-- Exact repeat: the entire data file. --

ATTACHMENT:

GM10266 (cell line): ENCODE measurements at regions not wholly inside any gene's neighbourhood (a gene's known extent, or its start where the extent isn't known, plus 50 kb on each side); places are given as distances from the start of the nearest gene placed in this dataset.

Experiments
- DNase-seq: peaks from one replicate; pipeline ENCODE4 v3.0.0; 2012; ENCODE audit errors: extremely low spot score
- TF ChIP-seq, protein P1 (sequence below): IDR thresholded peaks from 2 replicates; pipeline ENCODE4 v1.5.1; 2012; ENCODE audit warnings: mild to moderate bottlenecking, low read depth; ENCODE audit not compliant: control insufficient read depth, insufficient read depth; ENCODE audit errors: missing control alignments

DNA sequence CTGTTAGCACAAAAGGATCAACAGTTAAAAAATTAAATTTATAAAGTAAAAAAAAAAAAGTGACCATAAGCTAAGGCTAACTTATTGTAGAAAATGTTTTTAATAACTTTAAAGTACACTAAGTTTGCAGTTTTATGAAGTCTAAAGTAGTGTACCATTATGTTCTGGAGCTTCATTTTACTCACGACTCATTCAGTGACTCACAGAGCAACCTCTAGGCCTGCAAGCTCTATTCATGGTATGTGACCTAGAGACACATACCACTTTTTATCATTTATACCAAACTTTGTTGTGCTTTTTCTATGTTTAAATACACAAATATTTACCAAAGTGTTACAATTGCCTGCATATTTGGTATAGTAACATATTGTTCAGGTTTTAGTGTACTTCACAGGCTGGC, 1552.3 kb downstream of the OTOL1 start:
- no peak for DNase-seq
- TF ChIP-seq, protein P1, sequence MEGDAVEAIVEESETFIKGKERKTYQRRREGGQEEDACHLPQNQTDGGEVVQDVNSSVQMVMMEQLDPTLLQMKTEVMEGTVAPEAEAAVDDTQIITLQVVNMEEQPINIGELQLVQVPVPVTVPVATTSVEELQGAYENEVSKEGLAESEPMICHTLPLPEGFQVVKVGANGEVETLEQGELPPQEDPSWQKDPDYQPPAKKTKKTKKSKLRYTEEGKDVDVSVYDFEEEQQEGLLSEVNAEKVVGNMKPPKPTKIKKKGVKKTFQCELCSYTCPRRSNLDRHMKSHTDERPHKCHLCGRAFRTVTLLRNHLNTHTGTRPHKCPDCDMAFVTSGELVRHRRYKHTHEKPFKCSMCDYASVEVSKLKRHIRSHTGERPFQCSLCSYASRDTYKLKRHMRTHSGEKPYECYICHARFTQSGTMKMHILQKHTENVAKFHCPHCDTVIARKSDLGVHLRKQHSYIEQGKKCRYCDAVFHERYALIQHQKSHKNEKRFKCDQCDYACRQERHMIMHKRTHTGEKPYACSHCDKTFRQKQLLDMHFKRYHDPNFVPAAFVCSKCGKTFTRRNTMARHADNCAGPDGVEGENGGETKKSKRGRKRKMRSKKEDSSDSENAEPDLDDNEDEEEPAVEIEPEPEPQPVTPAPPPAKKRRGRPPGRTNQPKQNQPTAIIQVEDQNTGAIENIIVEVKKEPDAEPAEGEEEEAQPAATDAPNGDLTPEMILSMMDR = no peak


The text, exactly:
GM10266 (cell line): ENCODE measurements at regions not wholly inside any gene's neighbourhood (a gene's known extent, or its start where the extent isn't known, plus 50 kb on each side); places are given as distances from the start of the nearest gene placed in this dataset.

Experiments
- DNase-seq: peaks from one replicate; pipeline ENCODE4 v3.0.0; 2012; ENCODE audit errors: extremely low spot score
- TF ChIP-seq, protein P1 (sequence below): IDR thresholded peaks from 2 replicates; pipeline ENCODE4 v1.5.1; 2012; ENCODE audit warnings: mild to moderate bottlenecking, low read depth; ENCODE audit not compliant: control insufficient read depth, insufficient read depth; ENCODE audit errors: missing control alignments

DNA sequence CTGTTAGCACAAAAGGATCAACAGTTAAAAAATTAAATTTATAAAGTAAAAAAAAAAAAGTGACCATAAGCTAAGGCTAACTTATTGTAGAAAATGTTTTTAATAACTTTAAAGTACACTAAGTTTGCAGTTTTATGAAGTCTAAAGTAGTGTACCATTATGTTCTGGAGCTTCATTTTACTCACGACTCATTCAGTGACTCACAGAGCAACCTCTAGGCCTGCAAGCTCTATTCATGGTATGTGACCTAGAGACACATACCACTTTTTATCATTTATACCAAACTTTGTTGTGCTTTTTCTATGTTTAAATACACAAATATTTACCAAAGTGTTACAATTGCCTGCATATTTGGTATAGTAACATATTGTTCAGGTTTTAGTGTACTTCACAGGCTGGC, 1552.3 kb downstream of the OTOL1 start:
- no peak for DNase-seq
- TF ChIP-seq, protein P1, sequence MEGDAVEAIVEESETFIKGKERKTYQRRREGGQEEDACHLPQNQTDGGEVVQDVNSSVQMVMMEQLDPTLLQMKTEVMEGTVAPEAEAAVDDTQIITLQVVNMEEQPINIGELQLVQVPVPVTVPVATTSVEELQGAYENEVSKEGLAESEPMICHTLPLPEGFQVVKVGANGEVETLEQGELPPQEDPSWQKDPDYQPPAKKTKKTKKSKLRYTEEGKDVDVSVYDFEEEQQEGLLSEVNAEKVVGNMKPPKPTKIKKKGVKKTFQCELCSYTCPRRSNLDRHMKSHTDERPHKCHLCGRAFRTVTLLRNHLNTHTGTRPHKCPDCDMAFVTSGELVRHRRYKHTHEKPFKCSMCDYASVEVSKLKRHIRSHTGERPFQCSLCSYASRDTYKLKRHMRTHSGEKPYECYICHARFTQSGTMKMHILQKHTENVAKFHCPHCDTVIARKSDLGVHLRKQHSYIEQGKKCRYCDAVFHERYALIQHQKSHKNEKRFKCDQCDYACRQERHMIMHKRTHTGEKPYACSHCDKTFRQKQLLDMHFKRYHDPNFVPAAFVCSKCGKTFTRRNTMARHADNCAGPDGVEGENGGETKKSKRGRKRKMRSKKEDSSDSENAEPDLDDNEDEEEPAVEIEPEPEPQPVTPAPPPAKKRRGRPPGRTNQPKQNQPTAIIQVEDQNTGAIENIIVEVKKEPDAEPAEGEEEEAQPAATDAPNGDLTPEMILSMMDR = no peak